R&D Project Manager

Centre de Transfert de Technologies Ceramiques
Digital printing for ceramic based electronics

While the uses of ceramics in electronic devices are multiple, the manufacturing processes are also varied. Whereas conventional and strong processes are still used and need many steps, digital printing processes that emerged can path the way to new 3D complex shapes as well as reducing the number of steps.
Two additive manufacturing processes for substrates fabrication are especially interesting: laser stereolithography (SLA) and robocasting. SLA is a process based on the photopolymerization, by mean of a UV source, lighted on a liquid or paste surface. Usually, the liquid or paste contains a photopolymerizable resin loaded with ceramic particles. Starting from a CAD file, the ceramic pieces are produced layer by layer to obtain the green body of the piece. Starting from a CAD file as well, robocasting method is based on the extrusion of a filament trough a nozzle. The material filament can be obtain from a high viscous paste charged with ceramic fillers or else a thermoplastic filament heated to reach a semi-liquid state. At this stage the material is extruded and deposited into thin layers. Both green parts obtained by SLA and robocasting process need post-printing steps: debinding and sintering.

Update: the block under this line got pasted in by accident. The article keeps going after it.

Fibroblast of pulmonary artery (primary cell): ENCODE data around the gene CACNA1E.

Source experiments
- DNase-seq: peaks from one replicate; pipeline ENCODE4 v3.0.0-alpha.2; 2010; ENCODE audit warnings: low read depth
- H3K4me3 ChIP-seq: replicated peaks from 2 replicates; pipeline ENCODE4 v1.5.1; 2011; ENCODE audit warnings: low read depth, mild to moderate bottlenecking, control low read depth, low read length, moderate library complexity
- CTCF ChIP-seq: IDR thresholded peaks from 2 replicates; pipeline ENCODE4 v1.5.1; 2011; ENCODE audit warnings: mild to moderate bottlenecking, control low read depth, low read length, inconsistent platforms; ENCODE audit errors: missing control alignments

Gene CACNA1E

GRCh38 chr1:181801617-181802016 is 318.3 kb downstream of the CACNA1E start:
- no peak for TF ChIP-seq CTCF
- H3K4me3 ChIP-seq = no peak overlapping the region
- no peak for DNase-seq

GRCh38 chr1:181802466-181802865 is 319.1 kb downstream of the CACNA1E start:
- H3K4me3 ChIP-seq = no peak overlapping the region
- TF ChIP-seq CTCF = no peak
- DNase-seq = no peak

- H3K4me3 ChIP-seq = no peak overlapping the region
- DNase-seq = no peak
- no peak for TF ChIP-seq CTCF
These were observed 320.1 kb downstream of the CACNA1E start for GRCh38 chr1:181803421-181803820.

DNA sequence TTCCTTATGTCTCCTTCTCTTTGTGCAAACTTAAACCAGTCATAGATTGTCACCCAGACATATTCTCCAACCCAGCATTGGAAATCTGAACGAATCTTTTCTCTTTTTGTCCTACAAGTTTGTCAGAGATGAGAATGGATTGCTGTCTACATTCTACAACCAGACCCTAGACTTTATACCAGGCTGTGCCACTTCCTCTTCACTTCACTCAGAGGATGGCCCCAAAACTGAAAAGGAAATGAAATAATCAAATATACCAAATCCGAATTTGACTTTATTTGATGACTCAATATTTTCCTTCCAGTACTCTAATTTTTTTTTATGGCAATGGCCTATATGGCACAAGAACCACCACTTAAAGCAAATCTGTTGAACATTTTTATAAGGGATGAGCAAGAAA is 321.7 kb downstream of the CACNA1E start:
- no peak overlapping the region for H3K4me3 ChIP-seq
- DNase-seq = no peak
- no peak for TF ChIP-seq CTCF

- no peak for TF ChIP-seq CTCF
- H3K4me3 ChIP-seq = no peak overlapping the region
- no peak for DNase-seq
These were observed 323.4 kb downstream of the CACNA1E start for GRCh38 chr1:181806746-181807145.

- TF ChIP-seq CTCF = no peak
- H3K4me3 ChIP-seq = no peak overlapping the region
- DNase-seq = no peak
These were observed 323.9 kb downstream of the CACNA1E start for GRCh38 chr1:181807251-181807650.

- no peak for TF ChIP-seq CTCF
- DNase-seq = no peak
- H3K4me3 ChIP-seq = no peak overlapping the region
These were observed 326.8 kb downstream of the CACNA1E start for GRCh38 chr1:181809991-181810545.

Once ceramic substrates are produced it is necessary to make them functional. The functionalization means the deposition of metallic traces and lots of processes can be used to do so. The presentation will focus on disruptive technologies like Aerosol Jet Printing (AJP) or micro-dispensing. AJP is a well-known conformal printing method where an aerosol is generated from a low viscous ink. The aerosol is then carried to the nozzle where it is concentrated by mean of an auxiliary gas. The AJP process produces high resolute lines with very low thickness. Micro-dispensing process may then appear to be complementary to AJP. Indeed, this process produces thick lines with higher current carrying capability. Micro-dispensing is a process using positive pressure on the ink that is transferred to a nozzle with a small aperture diameter. While AJP is a non-contact process, micro-dispensing is a different approach where the ink needs to be in permanent contact with substrate to be correctly deposited. Antennas, strain gauge or passive components can therefore be manufactured.
From those different digital technologies, one idea can emerge: their hybridization.

Karl-Heinz Fritz

Cicor Group

Karl-Heinz Fritz

VP Technology & Development